Ukrainian mother captured by Russia describes ordeal of being separated from child for more than a year

A Ukrainian servicewoman captured by Russia has described the ordeal of being separated from her child for almost a year-and-a-half.

Ekaterina Skopina's daughter Anna-Maria was taken in by relatives while she and her husband were held captive by Russia, having served during operations in Mariupol.

After spending nine months in captivity, a period in which she claims she and her husband suffered torture, she was released.

However, she said the relatives, who were sympathetic to Russia, refused to give her daughter back and that she was kept in Russian-occupied territory

"She was in captivity for almost one and a half years," Ms Skopina told The World with Yalda Hakim.

"They [the relative] refused to bring the child. They blocked me on social media and blocked my phone number, so I couldn't call.

"Then they forcibly changed the child's citizenship, through which they took money, as they took guardianship over her."

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Anna-Maria, seven, finally returned to Ms Skopina and her husband in May last year, following a mediation process involving Qatari officials.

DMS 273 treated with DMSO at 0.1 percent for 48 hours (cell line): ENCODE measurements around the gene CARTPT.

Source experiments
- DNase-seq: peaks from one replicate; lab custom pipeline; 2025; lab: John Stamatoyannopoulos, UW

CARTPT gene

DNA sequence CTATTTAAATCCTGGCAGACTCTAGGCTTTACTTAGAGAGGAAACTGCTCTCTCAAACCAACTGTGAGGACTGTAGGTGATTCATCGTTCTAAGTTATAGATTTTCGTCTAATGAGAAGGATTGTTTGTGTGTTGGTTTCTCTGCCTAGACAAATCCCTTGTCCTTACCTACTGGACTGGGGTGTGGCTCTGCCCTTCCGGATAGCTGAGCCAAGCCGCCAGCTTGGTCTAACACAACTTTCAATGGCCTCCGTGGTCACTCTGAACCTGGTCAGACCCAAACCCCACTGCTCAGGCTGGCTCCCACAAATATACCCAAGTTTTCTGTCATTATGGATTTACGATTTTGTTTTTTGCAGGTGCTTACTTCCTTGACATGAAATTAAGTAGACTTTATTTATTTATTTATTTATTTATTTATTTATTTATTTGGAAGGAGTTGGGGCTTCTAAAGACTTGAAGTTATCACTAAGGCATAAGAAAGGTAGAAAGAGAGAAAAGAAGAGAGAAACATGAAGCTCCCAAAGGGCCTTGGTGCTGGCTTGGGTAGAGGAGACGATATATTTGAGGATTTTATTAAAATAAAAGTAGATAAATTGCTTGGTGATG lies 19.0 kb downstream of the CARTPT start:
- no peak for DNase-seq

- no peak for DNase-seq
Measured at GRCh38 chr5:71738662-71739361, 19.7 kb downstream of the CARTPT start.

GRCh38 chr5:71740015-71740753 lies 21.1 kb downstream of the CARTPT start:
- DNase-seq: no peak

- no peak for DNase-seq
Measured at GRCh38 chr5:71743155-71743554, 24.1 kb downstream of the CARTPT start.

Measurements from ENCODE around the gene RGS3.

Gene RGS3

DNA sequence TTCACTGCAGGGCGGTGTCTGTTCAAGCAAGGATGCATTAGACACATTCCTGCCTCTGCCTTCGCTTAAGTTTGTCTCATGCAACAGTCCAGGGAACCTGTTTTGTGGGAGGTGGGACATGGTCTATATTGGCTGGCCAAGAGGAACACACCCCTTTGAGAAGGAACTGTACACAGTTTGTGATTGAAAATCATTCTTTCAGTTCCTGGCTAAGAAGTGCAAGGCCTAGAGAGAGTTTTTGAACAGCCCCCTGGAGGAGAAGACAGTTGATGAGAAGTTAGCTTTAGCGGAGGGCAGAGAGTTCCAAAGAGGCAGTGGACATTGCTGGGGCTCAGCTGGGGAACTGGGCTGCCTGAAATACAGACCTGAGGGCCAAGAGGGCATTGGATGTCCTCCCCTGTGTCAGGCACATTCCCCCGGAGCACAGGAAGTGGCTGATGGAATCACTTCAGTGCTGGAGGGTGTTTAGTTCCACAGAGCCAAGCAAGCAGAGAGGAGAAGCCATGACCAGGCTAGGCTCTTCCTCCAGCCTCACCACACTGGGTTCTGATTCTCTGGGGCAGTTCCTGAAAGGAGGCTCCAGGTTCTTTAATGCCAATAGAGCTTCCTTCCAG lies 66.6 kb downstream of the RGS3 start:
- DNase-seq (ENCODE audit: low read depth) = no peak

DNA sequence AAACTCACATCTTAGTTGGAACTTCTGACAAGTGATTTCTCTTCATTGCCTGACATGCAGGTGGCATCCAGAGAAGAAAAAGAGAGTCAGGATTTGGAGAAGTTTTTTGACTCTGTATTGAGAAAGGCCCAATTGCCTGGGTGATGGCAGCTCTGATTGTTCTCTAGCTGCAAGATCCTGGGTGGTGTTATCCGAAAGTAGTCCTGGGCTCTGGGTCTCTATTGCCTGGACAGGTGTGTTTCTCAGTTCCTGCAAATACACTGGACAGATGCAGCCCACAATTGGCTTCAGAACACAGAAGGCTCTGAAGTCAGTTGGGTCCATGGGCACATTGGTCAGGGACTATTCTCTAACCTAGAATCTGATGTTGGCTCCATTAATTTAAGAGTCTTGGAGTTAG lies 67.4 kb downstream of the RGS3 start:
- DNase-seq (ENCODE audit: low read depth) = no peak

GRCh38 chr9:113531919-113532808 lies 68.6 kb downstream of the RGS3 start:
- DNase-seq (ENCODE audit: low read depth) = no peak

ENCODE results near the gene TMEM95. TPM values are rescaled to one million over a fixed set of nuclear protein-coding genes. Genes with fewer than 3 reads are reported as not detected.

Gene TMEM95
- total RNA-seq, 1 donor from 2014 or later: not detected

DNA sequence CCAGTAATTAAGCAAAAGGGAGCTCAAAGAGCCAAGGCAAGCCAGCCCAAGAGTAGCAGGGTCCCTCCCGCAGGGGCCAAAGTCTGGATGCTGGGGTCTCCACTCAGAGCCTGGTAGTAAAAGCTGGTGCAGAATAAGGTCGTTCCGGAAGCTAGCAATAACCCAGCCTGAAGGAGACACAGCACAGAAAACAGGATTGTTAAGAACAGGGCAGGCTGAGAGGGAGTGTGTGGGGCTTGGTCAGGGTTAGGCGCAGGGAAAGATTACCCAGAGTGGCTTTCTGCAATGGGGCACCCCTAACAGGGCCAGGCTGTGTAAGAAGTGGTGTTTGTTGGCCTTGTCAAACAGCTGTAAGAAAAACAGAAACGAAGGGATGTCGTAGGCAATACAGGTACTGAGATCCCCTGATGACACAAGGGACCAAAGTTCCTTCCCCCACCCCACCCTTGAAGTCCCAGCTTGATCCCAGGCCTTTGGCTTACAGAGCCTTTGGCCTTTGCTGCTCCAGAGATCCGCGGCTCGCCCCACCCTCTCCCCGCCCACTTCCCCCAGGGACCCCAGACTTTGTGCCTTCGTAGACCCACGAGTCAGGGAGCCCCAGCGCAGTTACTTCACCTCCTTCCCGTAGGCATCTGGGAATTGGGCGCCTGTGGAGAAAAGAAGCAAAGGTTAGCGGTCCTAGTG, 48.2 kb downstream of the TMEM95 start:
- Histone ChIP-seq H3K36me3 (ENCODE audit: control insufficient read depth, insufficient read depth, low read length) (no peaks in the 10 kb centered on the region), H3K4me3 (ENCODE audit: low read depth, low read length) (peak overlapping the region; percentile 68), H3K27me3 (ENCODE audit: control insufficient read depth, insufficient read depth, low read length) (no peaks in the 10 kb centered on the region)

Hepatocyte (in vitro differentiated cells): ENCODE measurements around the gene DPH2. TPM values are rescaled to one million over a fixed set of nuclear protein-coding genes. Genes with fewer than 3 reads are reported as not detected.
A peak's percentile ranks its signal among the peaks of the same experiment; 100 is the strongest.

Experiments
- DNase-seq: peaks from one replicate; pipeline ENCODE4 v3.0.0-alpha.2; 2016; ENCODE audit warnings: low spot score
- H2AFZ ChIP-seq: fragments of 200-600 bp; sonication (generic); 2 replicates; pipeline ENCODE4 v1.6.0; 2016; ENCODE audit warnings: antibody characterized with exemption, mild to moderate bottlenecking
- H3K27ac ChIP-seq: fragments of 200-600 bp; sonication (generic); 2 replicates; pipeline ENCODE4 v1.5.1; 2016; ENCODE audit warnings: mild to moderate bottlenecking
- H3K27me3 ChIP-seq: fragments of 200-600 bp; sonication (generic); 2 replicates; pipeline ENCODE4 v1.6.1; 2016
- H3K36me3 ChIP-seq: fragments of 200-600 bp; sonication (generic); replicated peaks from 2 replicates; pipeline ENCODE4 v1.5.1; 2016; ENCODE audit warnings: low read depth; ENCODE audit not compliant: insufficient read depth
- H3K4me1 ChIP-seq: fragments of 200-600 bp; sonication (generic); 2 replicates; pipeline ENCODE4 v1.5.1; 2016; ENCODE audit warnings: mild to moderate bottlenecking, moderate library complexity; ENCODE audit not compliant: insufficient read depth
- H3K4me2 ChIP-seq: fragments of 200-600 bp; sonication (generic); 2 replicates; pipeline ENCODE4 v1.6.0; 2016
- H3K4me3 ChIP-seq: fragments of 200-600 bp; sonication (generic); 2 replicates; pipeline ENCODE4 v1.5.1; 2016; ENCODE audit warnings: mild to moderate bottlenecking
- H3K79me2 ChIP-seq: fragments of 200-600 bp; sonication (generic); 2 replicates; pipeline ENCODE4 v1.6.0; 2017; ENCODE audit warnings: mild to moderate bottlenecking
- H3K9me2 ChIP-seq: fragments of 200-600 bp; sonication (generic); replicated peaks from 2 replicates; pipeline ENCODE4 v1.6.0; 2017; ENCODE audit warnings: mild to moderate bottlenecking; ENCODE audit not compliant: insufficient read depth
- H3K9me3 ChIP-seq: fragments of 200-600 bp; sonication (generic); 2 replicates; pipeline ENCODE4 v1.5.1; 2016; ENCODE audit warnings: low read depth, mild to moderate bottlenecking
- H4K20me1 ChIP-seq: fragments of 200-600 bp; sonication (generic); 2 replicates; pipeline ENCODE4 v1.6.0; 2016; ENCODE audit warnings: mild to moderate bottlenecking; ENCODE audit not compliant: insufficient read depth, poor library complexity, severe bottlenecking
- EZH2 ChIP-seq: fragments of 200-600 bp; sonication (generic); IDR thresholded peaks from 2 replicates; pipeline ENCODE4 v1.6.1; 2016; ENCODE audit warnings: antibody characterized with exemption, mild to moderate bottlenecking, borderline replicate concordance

Ms Skopina was speaking from Doha, where 20 Ukrainian and Russian families, including 37 children, were hosted earlier this month after being reunited.

"We are very grateful to Qatar for helping and participating in negotiations," Ms Skopina said.

Qatar's Ministry of Foreign Affairs said the families were being hosted in Doha as part of an initiative, carried out in partnership with officials from Ukraine and Russia, to provide them with medical and psycho-social support.

"[The initiative] is to provide comprehensive support that not only addresses immediate needs but also lays the groundwork for long-term healing and integration," the ministry said in a statement.

Another of those to visit Doha was Sergei Sinitsky, whose niece and nephew were recently repatriated from a Russian-occupied area of Ukraine following the death of their parents.

"When this situation occurred and the children were left alone, I began to deal with the issue of how to bring them back, how to bring them to me," he said.

"When the full-scale invasion of Ukraine began, the children were in the occupied part of Ukraine, they were in Mariupol.

"When all this started, they moved to the Moscow region and stayed there. There they attended a regular Russian school and life was more or less normal.

"The only thing is, when my sister passed away, the children were with a distant relative. Their life there was not very good.

"For the last six months, the children haven't even attended school, there was no decent food. In my opinion, if they had stayed there, they would have had no future."

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He said the children wanted to return to him, because he was their closest relative.

"The process of returning the children took several months, and they constantly asked when it would finally happen. It was quite difficult," he added.